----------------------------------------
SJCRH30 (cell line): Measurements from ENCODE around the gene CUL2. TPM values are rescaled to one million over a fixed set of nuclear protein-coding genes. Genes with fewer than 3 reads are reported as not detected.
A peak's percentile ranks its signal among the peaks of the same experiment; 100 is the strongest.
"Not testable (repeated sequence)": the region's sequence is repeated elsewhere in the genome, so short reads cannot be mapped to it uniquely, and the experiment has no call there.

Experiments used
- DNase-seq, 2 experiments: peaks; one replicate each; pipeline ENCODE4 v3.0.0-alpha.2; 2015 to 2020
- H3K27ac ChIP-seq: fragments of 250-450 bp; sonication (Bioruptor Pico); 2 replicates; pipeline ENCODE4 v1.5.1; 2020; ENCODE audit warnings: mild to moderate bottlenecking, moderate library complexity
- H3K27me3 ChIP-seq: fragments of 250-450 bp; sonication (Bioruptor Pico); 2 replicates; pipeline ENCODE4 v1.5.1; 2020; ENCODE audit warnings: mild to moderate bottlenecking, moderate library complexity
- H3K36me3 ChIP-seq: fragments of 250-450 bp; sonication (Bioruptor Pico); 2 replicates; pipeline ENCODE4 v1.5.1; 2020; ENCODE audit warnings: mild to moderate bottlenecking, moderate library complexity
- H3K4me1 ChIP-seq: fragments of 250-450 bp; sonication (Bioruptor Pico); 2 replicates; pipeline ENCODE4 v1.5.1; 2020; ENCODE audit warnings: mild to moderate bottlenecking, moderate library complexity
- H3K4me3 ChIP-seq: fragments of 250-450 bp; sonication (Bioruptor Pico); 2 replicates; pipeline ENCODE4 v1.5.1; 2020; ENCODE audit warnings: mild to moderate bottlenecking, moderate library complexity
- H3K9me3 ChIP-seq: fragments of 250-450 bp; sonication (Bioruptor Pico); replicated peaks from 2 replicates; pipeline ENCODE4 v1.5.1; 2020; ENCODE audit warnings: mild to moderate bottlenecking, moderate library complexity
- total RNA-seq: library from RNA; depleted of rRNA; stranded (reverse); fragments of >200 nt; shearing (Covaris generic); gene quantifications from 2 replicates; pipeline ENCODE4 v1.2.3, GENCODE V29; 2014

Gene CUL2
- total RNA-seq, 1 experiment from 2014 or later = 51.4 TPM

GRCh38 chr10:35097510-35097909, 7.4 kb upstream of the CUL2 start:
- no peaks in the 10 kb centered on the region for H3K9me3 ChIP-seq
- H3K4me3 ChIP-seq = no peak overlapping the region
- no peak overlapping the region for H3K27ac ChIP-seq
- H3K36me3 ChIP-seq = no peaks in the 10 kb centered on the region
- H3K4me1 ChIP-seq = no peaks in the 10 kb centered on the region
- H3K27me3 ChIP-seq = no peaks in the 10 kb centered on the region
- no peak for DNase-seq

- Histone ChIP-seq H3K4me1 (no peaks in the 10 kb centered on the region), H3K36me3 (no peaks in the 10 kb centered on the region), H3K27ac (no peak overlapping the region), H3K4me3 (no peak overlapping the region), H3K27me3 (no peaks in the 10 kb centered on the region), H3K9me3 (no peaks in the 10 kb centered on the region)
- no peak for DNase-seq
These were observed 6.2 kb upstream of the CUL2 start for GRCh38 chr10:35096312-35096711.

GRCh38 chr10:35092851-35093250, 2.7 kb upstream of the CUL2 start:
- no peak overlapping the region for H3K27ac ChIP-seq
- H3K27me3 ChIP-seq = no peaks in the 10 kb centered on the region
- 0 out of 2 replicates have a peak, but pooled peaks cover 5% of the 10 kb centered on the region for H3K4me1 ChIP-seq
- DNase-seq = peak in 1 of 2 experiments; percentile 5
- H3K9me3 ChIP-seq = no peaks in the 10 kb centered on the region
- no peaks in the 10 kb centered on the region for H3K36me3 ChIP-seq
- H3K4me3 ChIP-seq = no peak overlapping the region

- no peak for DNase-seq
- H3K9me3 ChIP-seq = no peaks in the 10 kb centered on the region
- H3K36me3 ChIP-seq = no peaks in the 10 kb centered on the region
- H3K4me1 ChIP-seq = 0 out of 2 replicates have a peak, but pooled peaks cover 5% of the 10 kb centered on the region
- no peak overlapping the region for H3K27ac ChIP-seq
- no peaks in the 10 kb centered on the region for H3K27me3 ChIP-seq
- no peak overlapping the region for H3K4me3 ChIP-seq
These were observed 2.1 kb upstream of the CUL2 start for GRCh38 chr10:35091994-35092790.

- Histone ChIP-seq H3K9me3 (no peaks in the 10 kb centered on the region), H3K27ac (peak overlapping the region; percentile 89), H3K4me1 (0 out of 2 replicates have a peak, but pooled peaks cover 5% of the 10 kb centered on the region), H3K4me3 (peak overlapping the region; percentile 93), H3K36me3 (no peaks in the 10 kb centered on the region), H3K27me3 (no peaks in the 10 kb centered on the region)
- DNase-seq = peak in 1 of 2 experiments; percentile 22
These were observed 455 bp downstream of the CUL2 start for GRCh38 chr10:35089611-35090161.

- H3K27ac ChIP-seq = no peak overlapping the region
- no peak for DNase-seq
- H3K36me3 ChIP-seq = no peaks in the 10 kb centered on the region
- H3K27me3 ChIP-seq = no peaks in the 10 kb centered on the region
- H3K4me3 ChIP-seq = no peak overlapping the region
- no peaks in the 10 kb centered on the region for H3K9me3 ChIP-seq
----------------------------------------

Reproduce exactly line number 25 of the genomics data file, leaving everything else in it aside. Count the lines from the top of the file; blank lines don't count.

These were observed 6.2 kb upstream of the CUL2 start for GRCh38 chr10:35096312-35096711.